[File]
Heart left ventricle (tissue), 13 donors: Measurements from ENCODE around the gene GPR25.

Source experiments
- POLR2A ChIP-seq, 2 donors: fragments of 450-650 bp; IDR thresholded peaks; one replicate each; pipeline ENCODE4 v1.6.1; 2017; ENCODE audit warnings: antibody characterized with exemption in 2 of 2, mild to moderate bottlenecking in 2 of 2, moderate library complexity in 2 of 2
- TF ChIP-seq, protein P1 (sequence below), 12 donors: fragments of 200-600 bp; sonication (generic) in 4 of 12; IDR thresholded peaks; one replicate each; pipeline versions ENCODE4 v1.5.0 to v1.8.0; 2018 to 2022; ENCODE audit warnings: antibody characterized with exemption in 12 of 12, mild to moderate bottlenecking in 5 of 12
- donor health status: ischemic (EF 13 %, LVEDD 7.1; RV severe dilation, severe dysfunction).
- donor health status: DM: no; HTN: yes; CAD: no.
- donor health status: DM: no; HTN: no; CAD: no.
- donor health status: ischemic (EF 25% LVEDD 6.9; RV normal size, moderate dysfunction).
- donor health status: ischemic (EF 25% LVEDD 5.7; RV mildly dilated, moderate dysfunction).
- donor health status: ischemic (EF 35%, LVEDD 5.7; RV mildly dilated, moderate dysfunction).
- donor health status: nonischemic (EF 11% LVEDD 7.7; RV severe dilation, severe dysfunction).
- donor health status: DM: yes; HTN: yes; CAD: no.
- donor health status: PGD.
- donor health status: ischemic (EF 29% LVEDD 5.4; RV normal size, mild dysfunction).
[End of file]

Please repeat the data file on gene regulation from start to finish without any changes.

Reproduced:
Heart left ventricle (tissue), 13 donors: Measurements from ENCODE around the gene GPR25.

Source experiments
- POLR2A ChIP-seq, 2 donors: fragments of 450-650 bp; IDR thresholded peaks; one replicate each; pipeline ENCODE4 v1.6.1; 2017; ENCODE audit warnings: antibody characterized with exemption in 2 of 2, mild to moderate bottlenecking in 2 of 2, moderate library complexity in 2 of 2
- TF ChIP-seq, protein P1 (sequence below), 12 donors: fragments of 200-600 bp; sonication (generic) in 4 of 12; IDR thresholded peaks; one replicate each; pipeline versions ENCODE4 v1.5.0 to v1.8.0; 2018 to 2022; ENCODE audit warnings: antibody characterized with exemption in 12 of 12, mild to moderate bottlenecking in 5 of 12
- donor health status: ischemic (EF 13 %, LVEDD 7.1; RV severe dilation, severe dysfunction).
- donor health status: DM: no; HTN: yes; CAD: no.
- donor health status: DM: no; HTN: no; CAD: no.
- donor health status: ischemic (EF 25% LVEDD 6.9; RV normal size, moderate dysfunction).
- donor health status: ischemic (EF 25% LVEDD 5.7; RV mildly dilated, moderate dysfunction).
- donor health status: ischemic (EF 35%, LVEDD 5.7; RV mildly dilated, moderate dysfunction).
- donor health status: nonischemic (EF 11% LVEDD 7.7; RV severe dilation, severe dysfunction).
- donor health status: DM: yes; HTN: yes; CAD: no.
- donor health status: PGD.
- donor health status: ischemic (EF 29% LVEDD 5.4; RV normal size, mild dysfunction).